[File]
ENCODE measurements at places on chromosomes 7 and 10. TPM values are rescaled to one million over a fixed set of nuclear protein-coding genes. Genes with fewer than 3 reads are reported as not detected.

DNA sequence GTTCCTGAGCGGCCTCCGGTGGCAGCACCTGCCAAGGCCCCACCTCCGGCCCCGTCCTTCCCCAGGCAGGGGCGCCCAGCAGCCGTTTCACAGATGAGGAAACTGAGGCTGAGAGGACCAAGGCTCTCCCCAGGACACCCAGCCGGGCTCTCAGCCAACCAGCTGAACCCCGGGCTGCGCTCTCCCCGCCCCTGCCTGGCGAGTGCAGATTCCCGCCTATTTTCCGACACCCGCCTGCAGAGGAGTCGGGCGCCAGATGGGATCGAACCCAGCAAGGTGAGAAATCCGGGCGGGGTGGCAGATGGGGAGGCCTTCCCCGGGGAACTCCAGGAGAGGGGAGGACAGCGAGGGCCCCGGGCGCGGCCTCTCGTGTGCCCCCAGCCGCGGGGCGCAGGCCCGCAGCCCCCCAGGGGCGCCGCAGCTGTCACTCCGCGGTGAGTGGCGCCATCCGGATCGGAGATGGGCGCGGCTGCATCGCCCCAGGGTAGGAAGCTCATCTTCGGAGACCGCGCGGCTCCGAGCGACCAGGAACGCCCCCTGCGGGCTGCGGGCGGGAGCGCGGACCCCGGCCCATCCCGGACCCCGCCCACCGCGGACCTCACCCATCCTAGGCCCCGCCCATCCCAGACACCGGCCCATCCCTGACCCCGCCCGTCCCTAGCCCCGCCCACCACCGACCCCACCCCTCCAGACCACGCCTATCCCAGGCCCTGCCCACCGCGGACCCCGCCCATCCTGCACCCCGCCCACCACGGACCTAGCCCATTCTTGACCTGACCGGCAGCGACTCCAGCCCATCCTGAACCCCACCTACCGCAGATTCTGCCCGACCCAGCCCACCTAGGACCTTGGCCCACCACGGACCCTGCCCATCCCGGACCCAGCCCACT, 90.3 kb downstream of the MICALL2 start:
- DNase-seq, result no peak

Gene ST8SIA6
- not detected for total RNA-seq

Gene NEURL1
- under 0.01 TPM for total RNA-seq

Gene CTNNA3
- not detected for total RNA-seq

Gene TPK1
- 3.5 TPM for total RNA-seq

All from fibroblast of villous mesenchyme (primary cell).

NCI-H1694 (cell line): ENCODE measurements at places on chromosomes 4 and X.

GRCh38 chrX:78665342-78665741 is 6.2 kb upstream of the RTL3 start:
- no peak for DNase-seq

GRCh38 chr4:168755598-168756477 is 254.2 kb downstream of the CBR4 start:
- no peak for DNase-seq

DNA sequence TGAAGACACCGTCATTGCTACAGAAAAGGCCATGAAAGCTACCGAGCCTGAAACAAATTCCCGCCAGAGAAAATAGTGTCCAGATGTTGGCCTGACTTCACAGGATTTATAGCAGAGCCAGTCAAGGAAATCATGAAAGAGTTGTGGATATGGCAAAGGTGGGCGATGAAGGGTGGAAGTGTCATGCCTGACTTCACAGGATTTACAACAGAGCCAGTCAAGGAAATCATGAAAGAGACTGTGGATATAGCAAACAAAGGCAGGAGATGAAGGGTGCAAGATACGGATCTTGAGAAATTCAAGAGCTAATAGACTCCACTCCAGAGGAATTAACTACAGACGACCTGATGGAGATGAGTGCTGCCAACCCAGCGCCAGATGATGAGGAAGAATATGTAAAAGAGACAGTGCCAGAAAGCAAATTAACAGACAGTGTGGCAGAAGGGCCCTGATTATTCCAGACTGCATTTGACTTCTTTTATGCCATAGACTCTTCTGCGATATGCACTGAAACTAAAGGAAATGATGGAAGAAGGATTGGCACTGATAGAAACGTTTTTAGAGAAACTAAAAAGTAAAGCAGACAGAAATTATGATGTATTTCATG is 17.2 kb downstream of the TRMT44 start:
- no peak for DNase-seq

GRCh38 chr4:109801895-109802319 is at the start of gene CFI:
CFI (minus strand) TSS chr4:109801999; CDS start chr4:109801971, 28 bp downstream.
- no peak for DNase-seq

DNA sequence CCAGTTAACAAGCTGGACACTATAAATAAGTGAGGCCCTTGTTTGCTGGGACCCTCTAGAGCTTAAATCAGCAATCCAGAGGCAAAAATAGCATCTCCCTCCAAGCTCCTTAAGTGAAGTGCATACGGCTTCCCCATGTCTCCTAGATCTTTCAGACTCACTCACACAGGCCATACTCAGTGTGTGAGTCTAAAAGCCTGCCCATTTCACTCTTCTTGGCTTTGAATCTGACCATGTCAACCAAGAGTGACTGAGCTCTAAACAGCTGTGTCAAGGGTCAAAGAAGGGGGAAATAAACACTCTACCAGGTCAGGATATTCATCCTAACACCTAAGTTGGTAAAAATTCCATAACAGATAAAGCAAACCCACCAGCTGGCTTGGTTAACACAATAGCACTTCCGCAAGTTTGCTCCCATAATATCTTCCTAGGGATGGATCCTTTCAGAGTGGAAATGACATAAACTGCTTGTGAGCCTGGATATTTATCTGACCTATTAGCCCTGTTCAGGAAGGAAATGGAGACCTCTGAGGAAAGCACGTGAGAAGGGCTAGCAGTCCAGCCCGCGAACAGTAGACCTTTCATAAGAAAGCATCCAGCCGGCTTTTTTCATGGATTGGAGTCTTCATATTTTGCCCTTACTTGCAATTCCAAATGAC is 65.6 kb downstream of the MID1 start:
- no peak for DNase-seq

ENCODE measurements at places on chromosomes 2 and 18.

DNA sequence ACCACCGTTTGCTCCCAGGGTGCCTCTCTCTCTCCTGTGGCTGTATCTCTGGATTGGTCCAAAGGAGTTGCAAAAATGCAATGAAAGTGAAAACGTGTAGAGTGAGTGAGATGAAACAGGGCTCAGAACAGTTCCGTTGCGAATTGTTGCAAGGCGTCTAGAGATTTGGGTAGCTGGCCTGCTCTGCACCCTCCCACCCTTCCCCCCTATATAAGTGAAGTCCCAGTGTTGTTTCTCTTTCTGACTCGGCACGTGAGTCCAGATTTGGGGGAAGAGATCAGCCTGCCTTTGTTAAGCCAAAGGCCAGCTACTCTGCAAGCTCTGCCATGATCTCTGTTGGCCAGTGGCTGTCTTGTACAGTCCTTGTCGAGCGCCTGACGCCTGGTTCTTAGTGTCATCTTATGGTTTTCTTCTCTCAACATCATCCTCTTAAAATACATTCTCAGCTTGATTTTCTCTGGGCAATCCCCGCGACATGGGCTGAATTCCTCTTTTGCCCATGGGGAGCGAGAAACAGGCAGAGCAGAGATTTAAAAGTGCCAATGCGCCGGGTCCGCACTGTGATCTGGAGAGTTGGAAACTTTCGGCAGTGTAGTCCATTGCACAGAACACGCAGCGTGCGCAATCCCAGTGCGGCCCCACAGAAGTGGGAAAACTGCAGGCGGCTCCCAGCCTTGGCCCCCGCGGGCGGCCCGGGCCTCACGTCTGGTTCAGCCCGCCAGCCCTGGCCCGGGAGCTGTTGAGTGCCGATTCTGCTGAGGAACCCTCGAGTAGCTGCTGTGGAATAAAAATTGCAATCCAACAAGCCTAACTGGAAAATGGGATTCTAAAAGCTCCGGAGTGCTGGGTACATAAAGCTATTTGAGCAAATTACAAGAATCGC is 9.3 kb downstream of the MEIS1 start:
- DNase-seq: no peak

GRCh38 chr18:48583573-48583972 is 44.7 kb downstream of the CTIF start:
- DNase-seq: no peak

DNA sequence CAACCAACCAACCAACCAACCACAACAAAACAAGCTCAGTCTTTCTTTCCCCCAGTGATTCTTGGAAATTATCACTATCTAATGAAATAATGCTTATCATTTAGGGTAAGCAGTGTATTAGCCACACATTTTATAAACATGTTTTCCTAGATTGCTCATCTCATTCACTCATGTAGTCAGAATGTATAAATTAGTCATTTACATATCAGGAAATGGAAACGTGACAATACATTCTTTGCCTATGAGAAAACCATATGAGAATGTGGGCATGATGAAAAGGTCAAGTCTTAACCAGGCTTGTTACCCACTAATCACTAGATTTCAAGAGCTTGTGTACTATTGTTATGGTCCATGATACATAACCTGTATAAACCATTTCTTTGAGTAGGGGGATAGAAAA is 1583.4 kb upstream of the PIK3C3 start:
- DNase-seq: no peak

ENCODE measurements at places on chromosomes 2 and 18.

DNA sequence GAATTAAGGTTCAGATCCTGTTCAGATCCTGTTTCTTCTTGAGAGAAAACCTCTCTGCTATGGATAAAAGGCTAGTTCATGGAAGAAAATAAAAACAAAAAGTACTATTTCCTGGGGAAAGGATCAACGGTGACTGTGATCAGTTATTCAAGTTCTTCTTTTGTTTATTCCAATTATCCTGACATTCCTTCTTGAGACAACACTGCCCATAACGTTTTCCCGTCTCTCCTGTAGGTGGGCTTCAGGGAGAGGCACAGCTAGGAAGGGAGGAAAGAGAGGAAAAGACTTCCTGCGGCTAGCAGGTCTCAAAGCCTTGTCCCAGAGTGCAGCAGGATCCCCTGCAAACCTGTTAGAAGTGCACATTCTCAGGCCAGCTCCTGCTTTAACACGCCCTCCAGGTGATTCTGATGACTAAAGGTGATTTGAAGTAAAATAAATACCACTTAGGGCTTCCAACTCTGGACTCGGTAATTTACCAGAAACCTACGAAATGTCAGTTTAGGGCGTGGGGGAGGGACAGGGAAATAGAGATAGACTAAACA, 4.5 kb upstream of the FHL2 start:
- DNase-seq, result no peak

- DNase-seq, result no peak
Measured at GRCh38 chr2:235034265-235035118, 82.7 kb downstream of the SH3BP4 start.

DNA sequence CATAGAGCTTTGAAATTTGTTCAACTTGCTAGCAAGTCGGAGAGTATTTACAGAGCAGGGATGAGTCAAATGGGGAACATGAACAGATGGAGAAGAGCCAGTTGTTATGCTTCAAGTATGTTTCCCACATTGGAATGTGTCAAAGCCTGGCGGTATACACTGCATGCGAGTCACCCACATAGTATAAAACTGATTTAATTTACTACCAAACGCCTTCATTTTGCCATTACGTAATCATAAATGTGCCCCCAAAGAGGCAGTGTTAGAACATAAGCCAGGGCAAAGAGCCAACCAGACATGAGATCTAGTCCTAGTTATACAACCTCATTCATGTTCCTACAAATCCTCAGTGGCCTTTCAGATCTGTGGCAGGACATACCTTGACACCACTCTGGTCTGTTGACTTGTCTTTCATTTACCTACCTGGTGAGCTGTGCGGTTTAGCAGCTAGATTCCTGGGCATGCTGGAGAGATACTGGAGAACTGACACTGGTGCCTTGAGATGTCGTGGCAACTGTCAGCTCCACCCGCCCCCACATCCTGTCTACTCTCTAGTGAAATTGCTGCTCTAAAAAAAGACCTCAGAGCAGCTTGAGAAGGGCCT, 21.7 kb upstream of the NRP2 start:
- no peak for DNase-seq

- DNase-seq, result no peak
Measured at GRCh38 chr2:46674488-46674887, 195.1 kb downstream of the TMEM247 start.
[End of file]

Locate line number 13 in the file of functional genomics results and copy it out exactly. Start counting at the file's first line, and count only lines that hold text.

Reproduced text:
NCI-H1694 (cell line): ENCODE measurements at places on chromosomes 4 and X.